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  • What Is an Apostille? A History and Examination

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    Every year our world becomes more interconnected. More people than ever before in history are working and living across national borders, and we are seeing ever-larger amounts of immigration, emigration, dual citizenship requests, and a myriad of other legal documentation that shows economies and cultures are going global.


    While geographical borders have become less relevant, the legal boundaries we have erected between one another have become more obvious.


    While so much international movement of people and businesses is a good thing for economies and the quality-of-life of millions, it also presents a tremendous legal and documentation challenge. In an effort to streamline these needs, Apostille laws were put into place by a number of countries.


    While Apostille laws are anything but simple, they are easier to understand and accomplish than the requirements that came before. In this article, we will take a brief look at the creation of current Apostille laws, what they mean for you, and how you can go about meeting these laws and requirements today.


    For those needing apostille and translations services, The Spanish Group is a highly recommended and internationally recognized certified translation service specializing in getting you exactly what you need. From translation to notarization to apostille. Start today!


    What is an Apostille?


    Simply put, an Apostille is a certification attached by an official of one country that lets the receiving country know the document has been certified and ratified. The idea is that this allows the receiving government to forgo many of their routine examinations and oversight checks on the document that would slow down the process and take up valuable working hours. In the end, this results in a faster and more streamlined process for standard international paperwork.



    “Apostilles authenticate the seals & signatures on public documents such as birth certificates, court orders, or any other document issued by a public authority, for them to be recognized in foreign countries that are members of the 1961 Hague Convention Treaty.” -U.S. Department of State.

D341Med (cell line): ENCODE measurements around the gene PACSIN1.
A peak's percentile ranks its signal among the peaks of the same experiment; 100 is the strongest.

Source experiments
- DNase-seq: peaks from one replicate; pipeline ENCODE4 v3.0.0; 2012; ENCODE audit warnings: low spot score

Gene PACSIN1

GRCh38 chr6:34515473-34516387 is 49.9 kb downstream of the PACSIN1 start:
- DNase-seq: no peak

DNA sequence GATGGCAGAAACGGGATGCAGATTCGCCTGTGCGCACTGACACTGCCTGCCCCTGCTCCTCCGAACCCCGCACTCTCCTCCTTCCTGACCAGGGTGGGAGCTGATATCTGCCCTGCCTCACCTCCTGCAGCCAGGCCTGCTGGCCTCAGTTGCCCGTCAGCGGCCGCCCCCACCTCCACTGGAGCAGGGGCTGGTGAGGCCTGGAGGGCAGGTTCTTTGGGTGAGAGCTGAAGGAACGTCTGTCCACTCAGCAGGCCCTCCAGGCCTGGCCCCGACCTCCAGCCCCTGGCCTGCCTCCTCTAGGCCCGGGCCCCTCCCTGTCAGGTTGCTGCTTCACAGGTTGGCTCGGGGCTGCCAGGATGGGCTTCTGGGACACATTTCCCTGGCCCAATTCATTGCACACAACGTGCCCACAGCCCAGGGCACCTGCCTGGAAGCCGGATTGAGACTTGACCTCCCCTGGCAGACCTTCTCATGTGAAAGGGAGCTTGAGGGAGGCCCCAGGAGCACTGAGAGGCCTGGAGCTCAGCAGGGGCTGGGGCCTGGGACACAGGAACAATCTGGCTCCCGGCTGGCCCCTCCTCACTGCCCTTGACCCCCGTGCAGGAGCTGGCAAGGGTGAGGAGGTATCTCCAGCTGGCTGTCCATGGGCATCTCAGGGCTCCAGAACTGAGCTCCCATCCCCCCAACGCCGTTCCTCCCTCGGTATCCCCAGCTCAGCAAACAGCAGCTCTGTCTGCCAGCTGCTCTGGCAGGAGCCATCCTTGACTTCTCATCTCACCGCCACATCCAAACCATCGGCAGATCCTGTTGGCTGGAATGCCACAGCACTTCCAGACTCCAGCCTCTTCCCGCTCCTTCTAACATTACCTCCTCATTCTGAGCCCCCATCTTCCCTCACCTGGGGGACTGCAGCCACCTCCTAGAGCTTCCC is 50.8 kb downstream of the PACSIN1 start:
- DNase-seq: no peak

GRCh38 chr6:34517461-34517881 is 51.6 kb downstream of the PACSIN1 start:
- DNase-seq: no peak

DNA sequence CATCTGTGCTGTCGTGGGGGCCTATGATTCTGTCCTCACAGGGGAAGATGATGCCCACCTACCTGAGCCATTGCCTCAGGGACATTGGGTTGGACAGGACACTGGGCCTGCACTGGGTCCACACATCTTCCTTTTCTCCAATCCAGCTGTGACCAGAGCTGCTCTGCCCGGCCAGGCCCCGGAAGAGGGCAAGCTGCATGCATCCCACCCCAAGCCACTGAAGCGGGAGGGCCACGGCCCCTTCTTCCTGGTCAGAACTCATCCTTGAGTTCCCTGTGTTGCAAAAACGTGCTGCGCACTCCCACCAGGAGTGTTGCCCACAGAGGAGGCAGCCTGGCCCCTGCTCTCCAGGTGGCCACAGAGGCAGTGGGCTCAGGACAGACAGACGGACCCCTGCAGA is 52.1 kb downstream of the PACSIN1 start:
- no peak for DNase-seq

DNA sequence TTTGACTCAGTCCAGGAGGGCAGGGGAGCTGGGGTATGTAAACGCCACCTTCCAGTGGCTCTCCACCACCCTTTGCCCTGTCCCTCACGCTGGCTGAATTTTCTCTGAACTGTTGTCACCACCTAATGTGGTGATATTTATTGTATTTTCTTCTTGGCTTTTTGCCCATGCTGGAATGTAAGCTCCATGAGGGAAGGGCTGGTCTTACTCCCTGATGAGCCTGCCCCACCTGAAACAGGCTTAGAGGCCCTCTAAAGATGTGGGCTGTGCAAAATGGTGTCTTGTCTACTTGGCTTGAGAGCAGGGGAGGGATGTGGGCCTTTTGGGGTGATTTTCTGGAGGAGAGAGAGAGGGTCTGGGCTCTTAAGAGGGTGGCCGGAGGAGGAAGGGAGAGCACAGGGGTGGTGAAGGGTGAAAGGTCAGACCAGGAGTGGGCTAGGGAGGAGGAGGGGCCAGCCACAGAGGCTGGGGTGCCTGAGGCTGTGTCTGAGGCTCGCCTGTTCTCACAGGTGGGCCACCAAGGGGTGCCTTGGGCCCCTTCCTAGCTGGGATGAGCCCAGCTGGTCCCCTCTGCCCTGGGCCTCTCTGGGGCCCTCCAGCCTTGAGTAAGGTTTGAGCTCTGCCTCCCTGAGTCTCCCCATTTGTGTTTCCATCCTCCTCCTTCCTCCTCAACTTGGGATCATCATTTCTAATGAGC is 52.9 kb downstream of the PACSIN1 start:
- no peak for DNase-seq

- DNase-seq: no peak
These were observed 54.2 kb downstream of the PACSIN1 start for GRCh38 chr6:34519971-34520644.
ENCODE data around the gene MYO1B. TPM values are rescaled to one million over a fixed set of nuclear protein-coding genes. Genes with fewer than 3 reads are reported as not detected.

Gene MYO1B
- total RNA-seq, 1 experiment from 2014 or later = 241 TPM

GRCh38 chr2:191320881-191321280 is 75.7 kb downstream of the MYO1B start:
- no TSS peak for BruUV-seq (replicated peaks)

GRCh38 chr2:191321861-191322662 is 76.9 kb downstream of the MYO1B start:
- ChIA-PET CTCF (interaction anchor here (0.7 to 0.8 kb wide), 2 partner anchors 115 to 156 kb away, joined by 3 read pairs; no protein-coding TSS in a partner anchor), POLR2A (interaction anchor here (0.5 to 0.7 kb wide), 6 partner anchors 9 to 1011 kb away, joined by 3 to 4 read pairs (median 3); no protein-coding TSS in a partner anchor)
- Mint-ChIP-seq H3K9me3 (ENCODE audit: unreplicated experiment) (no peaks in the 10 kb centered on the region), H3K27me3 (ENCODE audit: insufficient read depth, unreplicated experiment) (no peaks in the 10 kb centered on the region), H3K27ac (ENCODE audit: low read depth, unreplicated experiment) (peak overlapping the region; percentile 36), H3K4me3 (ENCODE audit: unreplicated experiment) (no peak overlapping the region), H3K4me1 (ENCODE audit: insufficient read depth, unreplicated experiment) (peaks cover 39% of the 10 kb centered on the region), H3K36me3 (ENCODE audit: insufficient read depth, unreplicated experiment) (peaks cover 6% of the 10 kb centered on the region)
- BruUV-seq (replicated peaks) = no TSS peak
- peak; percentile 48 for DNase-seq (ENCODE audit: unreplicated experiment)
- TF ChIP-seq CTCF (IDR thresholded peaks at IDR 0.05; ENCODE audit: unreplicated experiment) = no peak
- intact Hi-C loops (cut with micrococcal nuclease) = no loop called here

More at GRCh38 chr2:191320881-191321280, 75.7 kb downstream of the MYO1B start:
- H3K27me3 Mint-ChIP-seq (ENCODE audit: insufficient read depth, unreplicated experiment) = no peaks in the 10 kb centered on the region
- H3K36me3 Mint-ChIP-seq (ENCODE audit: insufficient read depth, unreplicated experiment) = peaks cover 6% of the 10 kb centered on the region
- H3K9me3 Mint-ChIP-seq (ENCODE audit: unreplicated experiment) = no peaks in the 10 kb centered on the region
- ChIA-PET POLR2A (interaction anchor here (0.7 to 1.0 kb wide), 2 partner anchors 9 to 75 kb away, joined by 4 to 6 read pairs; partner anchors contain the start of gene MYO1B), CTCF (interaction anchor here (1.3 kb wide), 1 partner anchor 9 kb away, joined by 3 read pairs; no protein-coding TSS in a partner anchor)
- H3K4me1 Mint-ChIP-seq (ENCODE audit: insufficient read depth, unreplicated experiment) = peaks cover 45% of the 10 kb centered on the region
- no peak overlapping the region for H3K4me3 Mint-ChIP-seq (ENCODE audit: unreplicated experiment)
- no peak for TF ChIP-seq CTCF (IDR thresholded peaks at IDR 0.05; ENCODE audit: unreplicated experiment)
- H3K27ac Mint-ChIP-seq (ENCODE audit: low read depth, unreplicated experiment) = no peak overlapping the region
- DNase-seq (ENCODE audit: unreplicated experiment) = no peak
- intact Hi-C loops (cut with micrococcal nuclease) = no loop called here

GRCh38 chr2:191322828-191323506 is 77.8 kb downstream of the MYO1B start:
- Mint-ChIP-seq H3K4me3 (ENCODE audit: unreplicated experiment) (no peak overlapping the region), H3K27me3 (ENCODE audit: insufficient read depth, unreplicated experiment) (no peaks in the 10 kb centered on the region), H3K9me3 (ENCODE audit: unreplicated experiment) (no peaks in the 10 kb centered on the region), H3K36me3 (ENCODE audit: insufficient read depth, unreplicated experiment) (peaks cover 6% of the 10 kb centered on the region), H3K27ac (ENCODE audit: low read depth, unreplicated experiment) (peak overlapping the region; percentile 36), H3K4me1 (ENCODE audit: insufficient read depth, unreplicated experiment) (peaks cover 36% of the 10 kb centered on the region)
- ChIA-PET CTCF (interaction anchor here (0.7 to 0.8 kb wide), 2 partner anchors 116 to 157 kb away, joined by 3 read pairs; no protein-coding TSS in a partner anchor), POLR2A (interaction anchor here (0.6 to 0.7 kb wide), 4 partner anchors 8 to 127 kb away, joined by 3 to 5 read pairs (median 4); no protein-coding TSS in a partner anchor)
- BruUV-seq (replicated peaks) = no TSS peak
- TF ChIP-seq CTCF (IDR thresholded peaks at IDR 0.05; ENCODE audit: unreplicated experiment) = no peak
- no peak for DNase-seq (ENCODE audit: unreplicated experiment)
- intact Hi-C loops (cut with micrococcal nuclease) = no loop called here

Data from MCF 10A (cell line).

Nearly any official document translated and notarized to be accepted by a foreign government will require an apostille certification. If the country in question was not a member of the 1961 Hague Convention Treaty, you would need to get into direct contact with the Secretary of State of that country to figure out their unique requirements.


    What Was the 1961 Hague Convention Treaty?


    In times past, figuring out the various unique legal requirements of multiple nations was difficult. The confusion not only slowed down the processing times, but also led to widespread fraud that was hard to detect. In response, Apostille laws were agreed upon by a large number of countries and signed at a Hague convention in 1961.


    Current apostille laws only apply to countries that have signed and ratified the 1961 Hague Apostille Convention.


    The Hague Conference on Private International Law (HCCH) was first convened by Tobias Asser in 1893 and has since gone on to become an incredibly important tool in international politics and law. Agreements include measures for helping to return abducted children across borders, the transference of court evidence, international child support, and a number of other vital issues.


    The Hague Convention relevant to this article is The Hague Convention Abolishing the Requirement of Legalisation for Foreign Public Documents, commonly referred to simply as the Apostille Treaty or the Apostille Convention. This treaty was signed in 1961 and currently applies to over 115 countries (a full list of member countries is contained at the end of this article). This convention set a standard process for legal documents from one country to be recognized in another. It is used all over the globe, including in the United States and the entire European Union.


    How do I Get an Apostilled Document?


    The precise process will be different depending on the country you are in. Generally speaking, you will get your document translated (if necessary) and then notarized. After that, you send the document to the Secretary of State's office or Notary commissioning agency to get it apostilled (notaries can’t provide apostilles themselves).


    For example, suppose someone from the U.S. was planning to get married to someone in Mexico. In that case, they will make sure that each piece of required paperwork will have a certified translation attached, and a government representative has notarized it. They will then need to get an apostille stamp to authenticate for the receiving country.